Powerboat expert says manouevres on boat that led to crash killing Ryan McKinlay were ‘unsafe’

Aaron Brown arriving at court. Picture: Solent News & Photo Agency
Aaron Brown arriving at court. Picture: Solent News & Photo Agency
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A WORLD-leading powerboat expert has said manouevres carried out on a boat that later crashed killing a passenger were ‘unsafe’.

Paul Glatzel is only one of five people in the world the Royal Yachting Association uses to instruct the trainers who teach other instructors, jurors were told.

Ryan McKinlay

Ryan McKinlay

At Winchester Crown Court he was asked to comment on footage of skipper Paul Carey piloting a jet water-powered tender near a larger vessel, True Blue, where several people had gathered for an outing.

Mr Glatzel is one of the experts giving evidence in the trial of Aaron Brown, accused of the manslaughter of dad-of-one Ryan McKinlay, 36, of Gosport killed when a Williams Turbojet 325 piloted by Brown crashed into the motor cruiser True Blue.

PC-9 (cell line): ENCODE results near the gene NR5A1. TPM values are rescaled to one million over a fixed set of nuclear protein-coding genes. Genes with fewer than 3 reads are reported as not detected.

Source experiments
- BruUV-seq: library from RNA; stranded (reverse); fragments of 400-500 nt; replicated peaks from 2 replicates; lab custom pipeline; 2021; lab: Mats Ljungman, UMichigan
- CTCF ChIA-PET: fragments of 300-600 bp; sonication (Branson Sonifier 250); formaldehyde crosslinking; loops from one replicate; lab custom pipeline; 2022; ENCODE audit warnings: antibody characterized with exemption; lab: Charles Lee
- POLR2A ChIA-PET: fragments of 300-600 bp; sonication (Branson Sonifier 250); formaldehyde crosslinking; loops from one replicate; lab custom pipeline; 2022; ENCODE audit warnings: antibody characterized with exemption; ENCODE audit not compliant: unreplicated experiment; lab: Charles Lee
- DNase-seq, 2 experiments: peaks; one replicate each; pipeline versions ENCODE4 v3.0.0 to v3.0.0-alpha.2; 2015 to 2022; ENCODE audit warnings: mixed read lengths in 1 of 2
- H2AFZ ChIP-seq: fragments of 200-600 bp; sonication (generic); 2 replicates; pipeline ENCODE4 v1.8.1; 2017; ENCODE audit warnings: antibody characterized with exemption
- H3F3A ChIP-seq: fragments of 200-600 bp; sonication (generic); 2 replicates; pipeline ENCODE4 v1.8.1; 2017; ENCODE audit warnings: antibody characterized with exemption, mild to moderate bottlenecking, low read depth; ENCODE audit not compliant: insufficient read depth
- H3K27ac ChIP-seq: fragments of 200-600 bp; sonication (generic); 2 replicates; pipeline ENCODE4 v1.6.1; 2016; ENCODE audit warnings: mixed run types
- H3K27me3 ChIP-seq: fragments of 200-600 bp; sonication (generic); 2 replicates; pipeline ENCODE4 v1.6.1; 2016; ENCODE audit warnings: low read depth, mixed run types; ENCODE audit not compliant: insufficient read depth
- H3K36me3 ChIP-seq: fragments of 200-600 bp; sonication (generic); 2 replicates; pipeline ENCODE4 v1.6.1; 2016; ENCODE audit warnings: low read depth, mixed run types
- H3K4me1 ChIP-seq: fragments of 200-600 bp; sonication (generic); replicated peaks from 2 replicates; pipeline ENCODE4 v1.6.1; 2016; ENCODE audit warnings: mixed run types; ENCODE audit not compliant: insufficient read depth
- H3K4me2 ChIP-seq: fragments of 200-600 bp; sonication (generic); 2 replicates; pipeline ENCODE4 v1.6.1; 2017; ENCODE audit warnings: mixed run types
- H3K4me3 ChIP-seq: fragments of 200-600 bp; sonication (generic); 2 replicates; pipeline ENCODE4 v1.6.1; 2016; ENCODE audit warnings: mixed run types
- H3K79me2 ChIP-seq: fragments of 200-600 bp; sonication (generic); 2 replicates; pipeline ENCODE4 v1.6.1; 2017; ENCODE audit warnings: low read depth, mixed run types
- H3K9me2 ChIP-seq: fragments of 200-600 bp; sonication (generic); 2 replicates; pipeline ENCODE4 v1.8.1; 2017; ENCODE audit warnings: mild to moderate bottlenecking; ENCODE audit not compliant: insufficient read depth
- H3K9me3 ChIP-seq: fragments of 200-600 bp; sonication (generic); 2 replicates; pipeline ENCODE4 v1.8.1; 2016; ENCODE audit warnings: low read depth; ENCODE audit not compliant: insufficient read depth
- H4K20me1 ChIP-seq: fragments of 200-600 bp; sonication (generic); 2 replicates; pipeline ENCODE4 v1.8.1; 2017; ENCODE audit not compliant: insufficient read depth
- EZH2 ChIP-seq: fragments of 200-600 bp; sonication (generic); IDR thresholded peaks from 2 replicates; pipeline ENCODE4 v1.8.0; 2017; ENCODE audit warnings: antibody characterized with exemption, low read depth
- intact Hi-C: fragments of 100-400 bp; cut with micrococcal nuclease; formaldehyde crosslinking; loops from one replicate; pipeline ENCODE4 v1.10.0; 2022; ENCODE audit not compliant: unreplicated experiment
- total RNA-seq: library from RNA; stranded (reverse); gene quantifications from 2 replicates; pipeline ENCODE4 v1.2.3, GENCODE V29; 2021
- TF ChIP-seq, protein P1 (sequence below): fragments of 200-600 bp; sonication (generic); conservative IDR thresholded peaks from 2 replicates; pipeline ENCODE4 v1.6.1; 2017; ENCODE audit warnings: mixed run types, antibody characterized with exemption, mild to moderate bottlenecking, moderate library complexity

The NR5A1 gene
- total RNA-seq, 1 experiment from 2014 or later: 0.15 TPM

He died on June 19 after the incident in Osborne Bay, off the Isle of Wight, in 2015.

Jurors have already been told Carey was piloting the boat with two other men as passengers earlier in the same afternoon.

After watching clips of the tender passing the larger boat, he said bringing the boat close to True Blue ‘makes it unsafe’.

He said: ‘It’s too close, unnecessarily too close, and therefore unsafe.’

He characterised other footage of manoeuvres as in the ‘realms of unsafe’.

Carey, 52, of Chatsworth Road, Southampton, denies a charge of driving too fast in contravention of Merchant Shipping regulations.

Prosecutor Nick Tucker yesterday said Carey’s driving of the boat ‘contributed to a climate in which Mr Brown was encouraged to do the same’.

Outlining the case against Carey yesterday, Mr Tucker said: ‘We say it was just good luck on his part that he is not the one on trial for manslaughter.’

Brown, 34, Botley Road, Curdridge, denies manslaughter by gross negligence.

(Proceeding)